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All the King's Men

All the King's Men


by Robert Penn Warren

All the King's Men Memory and the Past Quotes

How we cite our quotes: Citations follow this format: (Chapter.Paragraph)

Quote #4

But I must tell about my first excursion into the enchantment of the past. (4.6)

This is a pivotal moment for the novel. All the sudden we are plunged into shocking antebellum times. Plus, since Cass Burden is the dominant narrator of this section, and since his style is so different from Jack's we need to reorient ourselves.

Quote #5

Then it was another day, and I set out to dig up the dead cat, to excavate the maggot from the cheese, […] to find the deceased fly among the raisins in the rice pudding. (5.128)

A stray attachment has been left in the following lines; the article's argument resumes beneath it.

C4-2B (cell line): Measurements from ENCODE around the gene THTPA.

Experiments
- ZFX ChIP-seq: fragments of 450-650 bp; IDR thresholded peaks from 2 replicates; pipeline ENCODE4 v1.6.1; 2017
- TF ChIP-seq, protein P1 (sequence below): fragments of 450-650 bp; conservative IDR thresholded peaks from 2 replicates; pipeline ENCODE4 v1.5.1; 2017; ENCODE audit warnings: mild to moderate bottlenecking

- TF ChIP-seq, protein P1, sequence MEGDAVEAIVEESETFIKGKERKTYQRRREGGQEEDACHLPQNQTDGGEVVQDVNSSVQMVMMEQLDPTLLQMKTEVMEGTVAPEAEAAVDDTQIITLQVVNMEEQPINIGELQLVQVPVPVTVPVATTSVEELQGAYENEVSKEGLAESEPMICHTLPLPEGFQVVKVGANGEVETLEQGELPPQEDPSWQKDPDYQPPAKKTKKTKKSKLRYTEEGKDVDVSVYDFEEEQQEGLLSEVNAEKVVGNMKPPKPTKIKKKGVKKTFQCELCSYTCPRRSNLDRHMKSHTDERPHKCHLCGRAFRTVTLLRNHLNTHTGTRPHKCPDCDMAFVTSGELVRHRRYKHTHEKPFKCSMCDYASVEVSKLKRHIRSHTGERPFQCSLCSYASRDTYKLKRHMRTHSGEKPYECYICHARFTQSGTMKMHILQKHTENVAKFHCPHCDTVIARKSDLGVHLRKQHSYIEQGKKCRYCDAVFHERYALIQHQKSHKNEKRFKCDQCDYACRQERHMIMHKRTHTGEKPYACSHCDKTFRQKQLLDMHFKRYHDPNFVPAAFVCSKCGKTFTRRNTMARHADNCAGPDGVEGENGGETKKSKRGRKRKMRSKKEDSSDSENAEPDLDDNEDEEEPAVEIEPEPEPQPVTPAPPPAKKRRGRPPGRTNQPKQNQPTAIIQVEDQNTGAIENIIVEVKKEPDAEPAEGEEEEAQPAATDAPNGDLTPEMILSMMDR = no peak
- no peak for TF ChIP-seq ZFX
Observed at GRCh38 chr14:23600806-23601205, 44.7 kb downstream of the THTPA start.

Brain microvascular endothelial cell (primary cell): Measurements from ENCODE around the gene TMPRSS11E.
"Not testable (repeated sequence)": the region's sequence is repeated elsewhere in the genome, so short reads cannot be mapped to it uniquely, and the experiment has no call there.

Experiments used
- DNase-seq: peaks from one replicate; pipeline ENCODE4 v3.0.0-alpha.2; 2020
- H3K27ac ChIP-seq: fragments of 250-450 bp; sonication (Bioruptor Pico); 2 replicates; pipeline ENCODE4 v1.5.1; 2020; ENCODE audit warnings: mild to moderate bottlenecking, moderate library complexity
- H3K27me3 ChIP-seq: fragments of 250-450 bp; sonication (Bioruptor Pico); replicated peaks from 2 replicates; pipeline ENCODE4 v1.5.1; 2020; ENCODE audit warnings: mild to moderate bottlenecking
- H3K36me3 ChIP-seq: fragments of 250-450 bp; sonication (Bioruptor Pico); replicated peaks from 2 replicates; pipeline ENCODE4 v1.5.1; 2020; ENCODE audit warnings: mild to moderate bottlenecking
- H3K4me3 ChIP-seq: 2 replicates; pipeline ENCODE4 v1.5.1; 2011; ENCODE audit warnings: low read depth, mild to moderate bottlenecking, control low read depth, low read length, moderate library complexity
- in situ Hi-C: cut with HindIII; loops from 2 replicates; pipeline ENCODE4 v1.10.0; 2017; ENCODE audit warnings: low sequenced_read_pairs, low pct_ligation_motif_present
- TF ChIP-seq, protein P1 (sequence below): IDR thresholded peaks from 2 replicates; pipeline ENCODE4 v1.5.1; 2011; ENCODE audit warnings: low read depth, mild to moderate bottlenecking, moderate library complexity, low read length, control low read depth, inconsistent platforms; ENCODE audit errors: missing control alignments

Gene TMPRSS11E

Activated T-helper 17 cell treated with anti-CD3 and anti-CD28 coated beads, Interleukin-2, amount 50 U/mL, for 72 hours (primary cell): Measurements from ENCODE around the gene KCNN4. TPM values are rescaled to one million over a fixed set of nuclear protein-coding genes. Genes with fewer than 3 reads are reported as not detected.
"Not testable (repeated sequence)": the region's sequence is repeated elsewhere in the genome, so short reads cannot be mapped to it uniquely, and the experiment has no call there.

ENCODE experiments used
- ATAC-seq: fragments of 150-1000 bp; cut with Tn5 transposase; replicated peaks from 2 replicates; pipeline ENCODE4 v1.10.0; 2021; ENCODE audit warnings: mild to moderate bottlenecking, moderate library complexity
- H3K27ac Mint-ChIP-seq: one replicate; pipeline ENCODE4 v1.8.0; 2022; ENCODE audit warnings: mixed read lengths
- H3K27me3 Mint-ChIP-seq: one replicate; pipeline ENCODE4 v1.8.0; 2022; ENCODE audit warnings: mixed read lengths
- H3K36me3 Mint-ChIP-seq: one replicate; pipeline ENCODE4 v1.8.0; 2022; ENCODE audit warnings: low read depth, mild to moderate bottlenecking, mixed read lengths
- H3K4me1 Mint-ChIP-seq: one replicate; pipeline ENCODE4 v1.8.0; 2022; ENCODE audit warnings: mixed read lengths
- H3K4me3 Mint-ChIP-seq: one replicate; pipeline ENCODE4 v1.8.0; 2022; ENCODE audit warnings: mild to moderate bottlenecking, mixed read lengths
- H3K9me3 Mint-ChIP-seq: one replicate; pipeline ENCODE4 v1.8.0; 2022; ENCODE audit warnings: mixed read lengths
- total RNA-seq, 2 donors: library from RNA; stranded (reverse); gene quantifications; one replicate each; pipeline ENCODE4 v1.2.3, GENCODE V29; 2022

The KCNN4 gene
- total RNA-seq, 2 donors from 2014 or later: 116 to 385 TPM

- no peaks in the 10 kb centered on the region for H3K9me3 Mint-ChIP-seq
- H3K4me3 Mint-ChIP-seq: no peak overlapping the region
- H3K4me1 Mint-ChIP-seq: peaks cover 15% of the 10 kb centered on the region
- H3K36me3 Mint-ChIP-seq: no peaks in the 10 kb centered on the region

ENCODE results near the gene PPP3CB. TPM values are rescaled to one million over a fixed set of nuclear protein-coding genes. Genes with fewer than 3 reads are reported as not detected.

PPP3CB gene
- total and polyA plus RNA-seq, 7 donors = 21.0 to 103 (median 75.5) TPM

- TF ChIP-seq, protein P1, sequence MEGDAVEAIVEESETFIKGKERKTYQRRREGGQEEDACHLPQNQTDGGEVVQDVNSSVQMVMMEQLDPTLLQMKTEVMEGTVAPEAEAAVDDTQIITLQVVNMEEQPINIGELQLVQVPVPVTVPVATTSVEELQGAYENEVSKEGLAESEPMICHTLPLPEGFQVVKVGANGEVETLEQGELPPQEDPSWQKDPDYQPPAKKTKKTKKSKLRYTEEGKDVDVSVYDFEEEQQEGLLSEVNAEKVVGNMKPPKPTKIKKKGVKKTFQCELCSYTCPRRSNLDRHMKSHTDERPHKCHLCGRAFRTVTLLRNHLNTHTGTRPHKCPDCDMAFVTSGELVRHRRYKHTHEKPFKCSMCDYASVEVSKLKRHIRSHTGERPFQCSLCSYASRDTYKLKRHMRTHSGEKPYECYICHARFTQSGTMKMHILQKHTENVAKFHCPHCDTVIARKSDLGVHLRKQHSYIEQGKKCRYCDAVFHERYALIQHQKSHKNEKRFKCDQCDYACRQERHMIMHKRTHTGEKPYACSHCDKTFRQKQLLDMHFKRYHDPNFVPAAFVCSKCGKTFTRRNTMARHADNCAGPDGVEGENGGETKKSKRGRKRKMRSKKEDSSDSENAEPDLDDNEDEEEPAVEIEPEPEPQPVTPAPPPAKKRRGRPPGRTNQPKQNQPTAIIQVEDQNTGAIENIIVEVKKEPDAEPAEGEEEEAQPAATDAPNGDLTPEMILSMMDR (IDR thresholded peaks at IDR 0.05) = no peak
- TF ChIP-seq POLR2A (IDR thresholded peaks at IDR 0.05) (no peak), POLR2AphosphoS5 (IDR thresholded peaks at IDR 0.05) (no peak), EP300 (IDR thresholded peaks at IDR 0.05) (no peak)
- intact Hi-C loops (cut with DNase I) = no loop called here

Jack doesn't consider digging up dirt on Judge Irwin to be an enviable task. All the same, he still feels the familiar pull of "the enchantment of the past." All the dead things in his extended metaphor foreshadow the multiple deaths that will occur when he finds the seemingly dead things he seeks. History is only dead when nobody knows it.

Quote #6

[Anne:] "Those things – those papers you said you had – send them to me."(6.276)

Like Jack, Anne can no more resist the enchantments of the past than Jack can. Also like Jack, she won't be satisfied until she has seen the evidence and analyzed it thoroughly, coming to the most logical conclusion.

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